A point guard was responsible for raising a national-title banner in East Lansing, and Lourawls “Tum Tum” Nairn wants to be the next one to make Michigan State Spartans coach Tom Izzo cry like a baby in April.
Comparable to Mateen Cleaves, the hero of the 2000 team, Nairn is a fast, physical and heady ball-handler with leadership to burn. That’s an Izzo guard, just as Cleaves was 14 years ago.
A favorite to win it all in 2014, Nairn could lead the charge for back-to-back championships once he joins Michigan State next fall. Or, should the Spartans fall short with Keith Appling leading the way, Nairn could create his own legacy while giving Izzo his second national title, Michigan State’s third (1979, 2000).
The ceiling is high for Nairn, a Bahaman-turned-baller at Sunrise Christian in Wichita, Kan.
Not Quite a Blue-Chip PG
Ranked No. 61 overall by Rivals, Nairn, a 4-star, 5’11” speedster, doesn’t qualify for blue-chip status. No, that title is reserved for top-25 talents who carry a 5-star label.
Although subjective, recruiting rankings serve one purpose, and that’s judging an athlete in his current form. A 4-star grade is a great starting point, but that doesn’t mean Nairn won’t bloom into a 5-star type in East Lansing.
Put it into perspective: If Nairn were 6’1” and 200 pounds instead of 5’11” and 180, he’d probably get a 5-star grade. That’s just how it goes. Nonetheless, he’s a top-100 talent of 2014 and the ideal floor general to run Izzo’s offense.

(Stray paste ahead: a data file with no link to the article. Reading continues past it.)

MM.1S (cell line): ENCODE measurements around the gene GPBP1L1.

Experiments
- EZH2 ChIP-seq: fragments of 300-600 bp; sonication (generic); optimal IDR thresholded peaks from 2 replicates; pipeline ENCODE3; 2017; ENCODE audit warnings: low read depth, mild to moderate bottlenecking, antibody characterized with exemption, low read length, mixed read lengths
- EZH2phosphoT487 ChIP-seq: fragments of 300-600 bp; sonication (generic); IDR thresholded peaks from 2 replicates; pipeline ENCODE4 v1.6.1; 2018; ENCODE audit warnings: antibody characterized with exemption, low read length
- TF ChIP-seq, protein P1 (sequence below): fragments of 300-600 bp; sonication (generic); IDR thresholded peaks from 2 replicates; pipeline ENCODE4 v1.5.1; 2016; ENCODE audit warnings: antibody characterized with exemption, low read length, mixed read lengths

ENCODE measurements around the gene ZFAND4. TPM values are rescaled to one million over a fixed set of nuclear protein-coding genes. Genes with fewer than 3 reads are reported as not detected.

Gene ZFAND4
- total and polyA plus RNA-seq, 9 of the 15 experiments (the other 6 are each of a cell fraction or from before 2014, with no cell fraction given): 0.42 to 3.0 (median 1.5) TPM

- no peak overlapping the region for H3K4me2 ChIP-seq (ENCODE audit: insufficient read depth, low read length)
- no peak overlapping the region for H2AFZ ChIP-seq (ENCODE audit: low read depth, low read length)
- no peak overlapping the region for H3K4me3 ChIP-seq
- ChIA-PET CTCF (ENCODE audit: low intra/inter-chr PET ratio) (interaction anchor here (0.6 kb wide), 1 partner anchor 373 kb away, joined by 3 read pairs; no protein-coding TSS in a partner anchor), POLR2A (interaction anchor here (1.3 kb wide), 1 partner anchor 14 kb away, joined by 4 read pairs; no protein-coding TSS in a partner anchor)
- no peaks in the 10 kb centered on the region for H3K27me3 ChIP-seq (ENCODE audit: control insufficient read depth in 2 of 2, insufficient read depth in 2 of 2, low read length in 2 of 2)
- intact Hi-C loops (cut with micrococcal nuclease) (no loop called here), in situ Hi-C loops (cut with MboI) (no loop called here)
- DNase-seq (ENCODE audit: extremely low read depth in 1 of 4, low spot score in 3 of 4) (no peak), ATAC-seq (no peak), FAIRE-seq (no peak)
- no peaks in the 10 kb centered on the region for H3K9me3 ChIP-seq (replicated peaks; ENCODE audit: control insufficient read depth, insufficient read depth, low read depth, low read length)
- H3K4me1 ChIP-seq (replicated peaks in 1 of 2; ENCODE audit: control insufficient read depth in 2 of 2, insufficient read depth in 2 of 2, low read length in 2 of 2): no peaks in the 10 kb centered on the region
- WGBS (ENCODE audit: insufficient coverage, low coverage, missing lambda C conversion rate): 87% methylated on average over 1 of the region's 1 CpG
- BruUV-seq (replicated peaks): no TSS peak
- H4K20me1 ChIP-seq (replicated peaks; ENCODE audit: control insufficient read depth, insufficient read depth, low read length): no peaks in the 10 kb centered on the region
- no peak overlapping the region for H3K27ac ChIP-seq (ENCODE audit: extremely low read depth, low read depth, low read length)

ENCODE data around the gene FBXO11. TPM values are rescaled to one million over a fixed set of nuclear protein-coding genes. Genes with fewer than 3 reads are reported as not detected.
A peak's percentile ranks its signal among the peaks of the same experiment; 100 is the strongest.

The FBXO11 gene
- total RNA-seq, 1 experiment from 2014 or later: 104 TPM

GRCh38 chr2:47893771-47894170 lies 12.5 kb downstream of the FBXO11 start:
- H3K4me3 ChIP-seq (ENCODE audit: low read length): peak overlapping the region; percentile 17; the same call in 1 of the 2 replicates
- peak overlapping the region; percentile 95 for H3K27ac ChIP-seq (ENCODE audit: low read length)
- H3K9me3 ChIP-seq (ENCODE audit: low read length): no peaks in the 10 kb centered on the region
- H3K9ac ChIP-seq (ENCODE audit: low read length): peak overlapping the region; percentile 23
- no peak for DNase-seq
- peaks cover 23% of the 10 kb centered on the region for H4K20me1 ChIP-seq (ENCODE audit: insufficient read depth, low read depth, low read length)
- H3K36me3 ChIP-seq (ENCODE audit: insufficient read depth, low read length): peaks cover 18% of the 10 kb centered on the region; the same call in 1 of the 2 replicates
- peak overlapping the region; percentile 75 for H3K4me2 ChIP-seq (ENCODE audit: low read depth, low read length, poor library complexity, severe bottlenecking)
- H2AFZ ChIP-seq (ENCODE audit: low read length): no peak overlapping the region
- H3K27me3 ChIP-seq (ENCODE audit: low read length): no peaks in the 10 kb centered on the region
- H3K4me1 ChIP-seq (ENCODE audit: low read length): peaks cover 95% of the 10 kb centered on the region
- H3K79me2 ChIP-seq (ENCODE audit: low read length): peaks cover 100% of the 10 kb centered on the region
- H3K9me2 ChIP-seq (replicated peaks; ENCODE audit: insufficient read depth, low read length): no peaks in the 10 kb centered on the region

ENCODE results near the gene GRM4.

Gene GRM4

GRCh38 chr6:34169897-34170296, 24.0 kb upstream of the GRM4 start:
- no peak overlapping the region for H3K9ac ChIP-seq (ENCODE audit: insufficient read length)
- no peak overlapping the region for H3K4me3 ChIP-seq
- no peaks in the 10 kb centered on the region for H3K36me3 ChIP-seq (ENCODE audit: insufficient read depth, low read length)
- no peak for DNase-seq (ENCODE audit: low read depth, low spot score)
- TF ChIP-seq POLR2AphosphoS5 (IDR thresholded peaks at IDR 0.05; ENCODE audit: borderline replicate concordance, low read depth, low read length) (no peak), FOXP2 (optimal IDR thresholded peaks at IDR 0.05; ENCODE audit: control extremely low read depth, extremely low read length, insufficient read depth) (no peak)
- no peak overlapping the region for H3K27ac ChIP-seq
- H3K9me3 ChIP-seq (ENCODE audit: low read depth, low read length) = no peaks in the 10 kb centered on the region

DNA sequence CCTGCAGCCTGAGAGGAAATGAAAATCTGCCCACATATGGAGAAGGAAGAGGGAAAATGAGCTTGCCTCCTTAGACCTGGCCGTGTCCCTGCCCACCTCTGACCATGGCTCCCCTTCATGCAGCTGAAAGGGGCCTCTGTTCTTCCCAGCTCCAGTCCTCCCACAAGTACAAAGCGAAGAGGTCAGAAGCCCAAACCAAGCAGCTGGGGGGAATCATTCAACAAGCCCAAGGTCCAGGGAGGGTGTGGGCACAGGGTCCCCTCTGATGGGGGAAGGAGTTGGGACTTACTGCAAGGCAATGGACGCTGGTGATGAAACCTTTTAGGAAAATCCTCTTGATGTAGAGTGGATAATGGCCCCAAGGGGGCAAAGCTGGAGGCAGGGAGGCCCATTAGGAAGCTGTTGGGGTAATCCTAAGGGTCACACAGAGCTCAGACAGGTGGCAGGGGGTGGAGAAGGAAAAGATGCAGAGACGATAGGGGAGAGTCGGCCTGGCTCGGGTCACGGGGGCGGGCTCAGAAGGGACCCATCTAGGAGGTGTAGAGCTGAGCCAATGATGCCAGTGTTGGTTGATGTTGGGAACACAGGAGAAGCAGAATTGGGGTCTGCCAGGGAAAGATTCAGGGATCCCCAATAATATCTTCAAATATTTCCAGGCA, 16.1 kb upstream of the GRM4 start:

Nairn carries a 4-star ranking from 247Sports and is the No. 22 PG of his class (No. 78 overall). But he’s listed at 5’10” and 165 pounds.
It’s six one way, half of a dozen the other, right?
As a senior in 2009, Appling led the Detroit Pershing Doughboys to a Michigan High School Athletic Association Class-A championship. At the moment, he's the driving force behind Team Izzo.
In 1995, Cleaves helped the Flint Northern Vikings claim Class-A bragging rights. He basically started Team Izzo.
High school success—or lack thereof—doesn’t necessarily mean success in college. There have been prep greats who fizzled out in college, and there have been unsung heroes who blossomed into absolute studs once they hit collegiate courts.
Somewhere in between lies Nairn, whose school has a difficult time scheduling local games, according to Sunrise Buffaloes coach Kyle Lindsted, per Bob Lutz of The Wichita Eagle.
Will Tum Tum lead MSU to a national title?
Nairn attends an academy, an increasingly popular alternative to public schools—just not in Kansas. Other than playing at camps and invitationals, Nairn has a hard time finding area competition.
Sunrise has nine players receiving Division-I attention. That's not a welcoming sign for opposing coaches, who can steer clear of the non-conference-aligned Buffaloes.
That being said, Kalin Lucas, the 2009 Big Ten Player of the Year, was in the same boat as Nairn. He prepped at Orchard Lake St. Mary's (Mich.), not at a city power, which was the case for Appling and Cleaves.
Like Nairn, Lucas was a 4-star guard who received a fair amount of attention. Like Cleaves, Lucas was a blur on the floor—much faster than Cleaves—and was touted for his energy. But he didn't have the senior leadership, and that's what kept the Spartans from cutting down nets.
Sprinkle in Cleaves' toughness and will to command his team, along with Lucas' speed and handles, and there's Nairn, who should prove that great things come in small packages.
Planning ahead certainly helps, too. Credit the youngster for having foresight.
According to MLive.com's Diamond Leung, Lindsted said the following on Sept. 26, 2013, the day that Nairn committed to Michigan State.
He called Coach Izzo this morning and said, "Coach, I'm going to Michigan State. We're going to win a national championship." And he'll fight 'til the day he dies for that to happen. He'll give everything he can relentlessly.
Don't get hung up on rankings and past high school performances. Focus on one thing: Nairn is an Izzo guard.